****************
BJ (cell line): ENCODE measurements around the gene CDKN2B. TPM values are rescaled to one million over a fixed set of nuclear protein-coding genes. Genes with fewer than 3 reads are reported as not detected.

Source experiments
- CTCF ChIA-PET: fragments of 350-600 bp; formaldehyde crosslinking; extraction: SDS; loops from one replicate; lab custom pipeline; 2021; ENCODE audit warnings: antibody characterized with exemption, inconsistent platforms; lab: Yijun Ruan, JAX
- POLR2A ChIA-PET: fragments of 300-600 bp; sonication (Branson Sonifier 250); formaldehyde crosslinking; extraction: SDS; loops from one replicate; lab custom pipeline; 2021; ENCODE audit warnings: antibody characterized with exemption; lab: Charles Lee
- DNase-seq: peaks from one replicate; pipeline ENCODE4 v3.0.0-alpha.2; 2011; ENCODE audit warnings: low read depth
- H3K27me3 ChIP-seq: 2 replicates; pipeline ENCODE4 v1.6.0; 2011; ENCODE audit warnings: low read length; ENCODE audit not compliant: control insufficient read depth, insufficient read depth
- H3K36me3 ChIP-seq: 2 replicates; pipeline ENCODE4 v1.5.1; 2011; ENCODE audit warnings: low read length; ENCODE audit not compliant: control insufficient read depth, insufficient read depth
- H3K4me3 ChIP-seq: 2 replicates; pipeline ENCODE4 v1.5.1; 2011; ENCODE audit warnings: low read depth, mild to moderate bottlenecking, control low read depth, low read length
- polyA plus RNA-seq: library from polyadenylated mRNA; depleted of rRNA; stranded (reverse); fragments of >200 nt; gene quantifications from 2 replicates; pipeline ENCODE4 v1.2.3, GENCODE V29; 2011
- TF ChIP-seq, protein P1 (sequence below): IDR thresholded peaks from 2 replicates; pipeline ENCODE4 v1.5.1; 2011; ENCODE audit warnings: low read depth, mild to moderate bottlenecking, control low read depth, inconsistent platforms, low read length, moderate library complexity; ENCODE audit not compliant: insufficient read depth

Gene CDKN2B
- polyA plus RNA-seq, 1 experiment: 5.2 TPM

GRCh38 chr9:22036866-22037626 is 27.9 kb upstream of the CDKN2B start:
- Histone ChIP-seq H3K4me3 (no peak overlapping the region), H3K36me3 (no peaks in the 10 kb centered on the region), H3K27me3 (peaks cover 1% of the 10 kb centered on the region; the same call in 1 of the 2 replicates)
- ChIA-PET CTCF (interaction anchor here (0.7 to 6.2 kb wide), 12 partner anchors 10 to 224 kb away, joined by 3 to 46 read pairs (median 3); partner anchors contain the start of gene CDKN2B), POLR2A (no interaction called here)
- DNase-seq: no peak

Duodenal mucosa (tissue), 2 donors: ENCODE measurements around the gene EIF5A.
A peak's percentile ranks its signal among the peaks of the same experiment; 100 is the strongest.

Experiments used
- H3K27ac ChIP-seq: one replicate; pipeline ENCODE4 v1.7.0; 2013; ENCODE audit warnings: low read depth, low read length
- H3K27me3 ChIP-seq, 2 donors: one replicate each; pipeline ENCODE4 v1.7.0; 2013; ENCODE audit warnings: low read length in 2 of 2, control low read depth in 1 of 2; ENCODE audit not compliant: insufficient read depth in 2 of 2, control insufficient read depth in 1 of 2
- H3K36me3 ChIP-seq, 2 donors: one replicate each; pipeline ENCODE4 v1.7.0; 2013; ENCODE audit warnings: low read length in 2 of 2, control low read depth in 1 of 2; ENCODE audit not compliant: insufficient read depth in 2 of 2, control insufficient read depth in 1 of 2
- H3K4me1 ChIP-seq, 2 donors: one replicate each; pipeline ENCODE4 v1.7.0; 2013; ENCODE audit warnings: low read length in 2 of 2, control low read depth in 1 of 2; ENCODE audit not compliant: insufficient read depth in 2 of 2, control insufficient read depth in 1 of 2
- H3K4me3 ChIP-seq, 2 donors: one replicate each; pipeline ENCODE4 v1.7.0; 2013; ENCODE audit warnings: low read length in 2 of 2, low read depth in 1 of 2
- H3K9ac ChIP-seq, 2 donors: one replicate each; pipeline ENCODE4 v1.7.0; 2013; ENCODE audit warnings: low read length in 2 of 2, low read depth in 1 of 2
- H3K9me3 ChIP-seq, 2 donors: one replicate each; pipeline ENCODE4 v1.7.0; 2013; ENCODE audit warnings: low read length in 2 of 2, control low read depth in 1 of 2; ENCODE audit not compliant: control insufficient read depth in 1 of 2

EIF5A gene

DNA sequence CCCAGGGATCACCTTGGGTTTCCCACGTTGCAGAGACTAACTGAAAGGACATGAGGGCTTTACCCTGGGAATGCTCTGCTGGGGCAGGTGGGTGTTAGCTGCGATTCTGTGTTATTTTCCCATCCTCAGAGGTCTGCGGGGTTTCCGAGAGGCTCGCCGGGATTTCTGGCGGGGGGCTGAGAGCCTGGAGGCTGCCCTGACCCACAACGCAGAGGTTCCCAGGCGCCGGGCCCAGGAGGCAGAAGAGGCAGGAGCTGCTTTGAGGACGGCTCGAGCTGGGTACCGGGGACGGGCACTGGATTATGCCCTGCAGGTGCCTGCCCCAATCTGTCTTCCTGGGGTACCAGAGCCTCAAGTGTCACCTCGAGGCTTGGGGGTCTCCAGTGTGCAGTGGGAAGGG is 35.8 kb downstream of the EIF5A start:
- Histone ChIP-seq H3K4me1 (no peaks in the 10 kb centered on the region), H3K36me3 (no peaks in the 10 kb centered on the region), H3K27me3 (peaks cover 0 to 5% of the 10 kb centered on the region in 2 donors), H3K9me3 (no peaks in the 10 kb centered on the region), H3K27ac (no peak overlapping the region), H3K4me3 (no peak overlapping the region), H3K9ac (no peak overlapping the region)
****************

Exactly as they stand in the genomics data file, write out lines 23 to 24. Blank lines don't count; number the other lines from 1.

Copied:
- H3K4me1 ChIP-seq, 2 donors: one replicate each; pipeline ENCODE4 v1.7.0; 2013; ENCODE audit warnings: low read length in 2 of 2, control low read depth in 1 of 2; ENCODE audit not compliant: insufficient read depth in 2 of 2, control insufficient read depth in 1 of 2
- H3K4me3 ChIP-seq, 2 donors: one replicate each; pipeline ENCODE4 v1.7.0; 2013; ENCODE audit warnings: low read length in 2 of 2, low read depth in 1 of 2